The right job for me

If you follow me on Facebook, you probably know that we have a bottle-baby kitten right now. This isn’t the first time one of these has shown up at our door. As a veterinarian (and crazy cat lady), my wife attracts these sorts of adventures. As a work-from-home hermit, I end up spending a lot of time playing, feeding, and cleaning up pee, as well as typing with a feisty helper climbing on my arm, chewing on my finger, or sleeping in my lap. There’s usually the sound of the wind chimes on the front porch to create ambiance, as well as the sounds of the horses downstairs in their stalls.

Not the right job for me

I used to work in an office where the phones rang all the time, people were in and out demanding this, selling that, complaining about so-and-so, and the drama of office politics was always being played out in one ridiculous way or another. Before that, I was a mechanic working for the Army. I spent my days working on vehicles in a giant concrete parking lot where it was miserably hot in the summer, and freezing cold in the winter. Office politics was a favorite game there too; played with fervor by the amateurs and professionals alike.

J. Boyd LongI’m glad I had jobs that I wasn’t cut out for, in places that I don’t perform well. Those experiences gave me a solid perspective against which I can measure my life today. Without them, I wouldn’t have any way to realize how perfect this job and lifestyle is for me. I wouldn’t know that the office politics between the cats (vicious, but only on occasion) isn’t so bad, that when I have to pause the bookkeeping to go pick up a baby donkey and bring it to the vet clinic, it’s a small price to pay for peace of mind, for peace and quiet. Those things are important to me.

Know what makes a job the right job, or the wrong job

If you’ve read my previous blogs, then you know I’m a big fan of understanding myself. Did you think this was about kittens? This is about knowing yourself, knowing what sort of environment is good for you, and what is bad. I’m an introvert, a Ravenclaw, an INFJ, an anti-conflict kind of guy. I’m also smart and logical and creative, and I like to do things the way that I deem best, and I don’t handle command-and-control people being in charge of me very well, especially when they’re idiots. I certainly don’t work well under micro-managers, or people that demand that you are busy every moment of the day for the sake of appearances, or people that need to dominate you to get their self-value. Before I knew these things about myself, where did I work? In all the worst places for me to be, because I was choosing them based on money alone.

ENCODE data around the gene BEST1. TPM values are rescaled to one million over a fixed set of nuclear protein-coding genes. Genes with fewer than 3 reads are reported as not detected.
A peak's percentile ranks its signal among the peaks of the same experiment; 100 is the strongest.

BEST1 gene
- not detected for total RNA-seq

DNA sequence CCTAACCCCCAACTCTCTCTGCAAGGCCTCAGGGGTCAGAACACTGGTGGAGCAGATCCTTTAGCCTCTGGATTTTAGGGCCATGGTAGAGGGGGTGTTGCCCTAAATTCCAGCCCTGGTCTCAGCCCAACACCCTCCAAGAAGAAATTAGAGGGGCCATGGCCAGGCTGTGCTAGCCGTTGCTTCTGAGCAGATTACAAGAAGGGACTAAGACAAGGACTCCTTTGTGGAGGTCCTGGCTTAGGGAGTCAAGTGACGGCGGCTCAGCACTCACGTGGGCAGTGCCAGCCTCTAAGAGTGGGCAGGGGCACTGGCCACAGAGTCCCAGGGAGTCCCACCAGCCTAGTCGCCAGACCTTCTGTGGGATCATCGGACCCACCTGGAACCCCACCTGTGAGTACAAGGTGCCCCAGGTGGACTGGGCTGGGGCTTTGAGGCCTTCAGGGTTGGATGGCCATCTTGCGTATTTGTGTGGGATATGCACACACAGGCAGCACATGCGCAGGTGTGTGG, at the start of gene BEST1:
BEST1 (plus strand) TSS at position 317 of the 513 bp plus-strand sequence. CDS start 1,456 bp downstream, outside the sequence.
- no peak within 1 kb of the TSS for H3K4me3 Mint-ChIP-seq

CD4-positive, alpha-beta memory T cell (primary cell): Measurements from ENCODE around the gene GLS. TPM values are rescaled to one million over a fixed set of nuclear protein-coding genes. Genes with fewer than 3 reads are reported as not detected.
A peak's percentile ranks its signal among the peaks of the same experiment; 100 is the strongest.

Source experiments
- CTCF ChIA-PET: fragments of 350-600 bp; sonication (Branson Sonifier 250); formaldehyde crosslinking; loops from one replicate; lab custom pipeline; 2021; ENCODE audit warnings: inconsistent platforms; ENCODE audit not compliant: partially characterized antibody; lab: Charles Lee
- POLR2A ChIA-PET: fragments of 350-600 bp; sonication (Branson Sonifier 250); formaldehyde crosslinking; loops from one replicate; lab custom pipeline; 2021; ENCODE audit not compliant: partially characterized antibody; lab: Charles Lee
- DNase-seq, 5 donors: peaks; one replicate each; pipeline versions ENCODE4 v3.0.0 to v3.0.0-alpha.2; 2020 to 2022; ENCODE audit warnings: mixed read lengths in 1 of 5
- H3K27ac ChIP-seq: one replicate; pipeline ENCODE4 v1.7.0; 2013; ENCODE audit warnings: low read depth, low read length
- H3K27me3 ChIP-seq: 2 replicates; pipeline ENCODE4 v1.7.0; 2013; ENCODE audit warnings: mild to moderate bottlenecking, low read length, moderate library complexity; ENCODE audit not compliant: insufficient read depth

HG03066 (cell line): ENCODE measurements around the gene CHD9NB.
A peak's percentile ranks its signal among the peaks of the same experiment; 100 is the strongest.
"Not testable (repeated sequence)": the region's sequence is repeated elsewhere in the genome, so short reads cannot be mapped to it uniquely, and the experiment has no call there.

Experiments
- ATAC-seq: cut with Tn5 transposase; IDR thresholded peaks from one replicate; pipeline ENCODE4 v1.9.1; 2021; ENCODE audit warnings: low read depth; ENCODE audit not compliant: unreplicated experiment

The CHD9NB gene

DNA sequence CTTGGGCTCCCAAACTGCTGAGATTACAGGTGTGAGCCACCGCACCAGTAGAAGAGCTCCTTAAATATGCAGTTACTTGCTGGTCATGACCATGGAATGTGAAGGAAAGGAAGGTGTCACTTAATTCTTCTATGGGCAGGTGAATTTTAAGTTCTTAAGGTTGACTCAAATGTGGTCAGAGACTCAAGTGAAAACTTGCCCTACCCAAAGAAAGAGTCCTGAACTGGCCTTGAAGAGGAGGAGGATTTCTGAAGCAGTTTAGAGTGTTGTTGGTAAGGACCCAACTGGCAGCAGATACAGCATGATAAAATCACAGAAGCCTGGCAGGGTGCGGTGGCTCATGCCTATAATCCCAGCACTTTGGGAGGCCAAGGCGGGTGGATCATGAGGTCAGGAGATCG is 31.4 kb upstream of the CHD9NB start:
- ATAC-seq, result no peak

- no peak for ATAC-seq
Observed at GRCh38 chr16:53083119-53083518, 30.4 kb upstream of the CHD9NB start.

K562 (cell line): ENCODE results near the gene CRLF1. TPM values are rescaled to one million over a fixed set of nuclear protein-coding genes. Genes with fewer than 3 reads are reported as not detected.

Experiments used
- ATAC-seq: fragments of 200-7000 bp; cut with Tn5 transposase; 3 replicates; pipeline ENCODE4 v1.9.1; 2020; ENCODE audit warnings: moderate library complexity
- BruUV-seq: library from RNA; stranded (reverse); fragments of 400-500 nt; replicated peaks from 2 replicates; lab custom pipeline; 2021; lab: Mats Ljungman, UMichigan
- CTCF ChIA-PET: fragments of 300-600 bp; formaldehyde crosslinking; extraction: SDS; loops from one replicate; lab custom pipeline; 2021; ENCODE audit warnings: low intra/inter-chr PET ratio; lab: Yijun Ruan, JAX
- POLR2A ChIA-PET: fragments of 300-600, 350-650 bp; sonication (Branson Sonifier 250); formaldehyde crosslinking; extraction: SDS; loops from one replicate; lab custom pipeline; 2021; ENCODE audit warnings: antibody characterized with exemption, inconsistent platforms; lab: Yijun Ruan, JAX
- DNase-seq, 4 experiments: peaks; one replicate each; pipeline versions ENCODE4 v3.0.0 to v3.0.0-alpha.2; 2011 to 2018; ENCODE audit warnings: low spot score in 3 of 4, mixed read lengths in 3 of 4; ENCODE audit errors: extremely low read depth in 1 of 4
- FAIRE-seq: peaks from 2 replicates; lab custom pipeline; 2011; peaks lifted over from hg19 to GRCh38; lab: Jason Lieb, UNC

Know why you do what you do

Knowing these things about yourself, and then finding an appropriate place to work that fills your needs and minimizes your stressors, are a major cog in the wheel of happiness and quality of life. It’s scary to quit a job that pays you well, especially if the place you’ll be happiest doesn’t pay as well. That’s when it’s important to know what you can afford, how you can adjust your lifestyle expenses, and what’s most important to you. Everything has a price. Once you know what you value, you can make informed choices and take action to improve your life. Or, you can do the same thing over and over, hoping for a different result. People do it every day.

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Justin B. Long is an author, blogger, website developer, and the CFO of Springhill Equine Veterinary Clinic. In his spare time (ha!) he likes to paint, read, canoe, and hike in the wilderness. You can subscribe to this blog in the blue block, and future blogs will be delivered to your email. Warning: Subscribing may increase your awesomeness quotient. Please feel free to comment, and share this blog on your favorite social media page! To learn more, please visit

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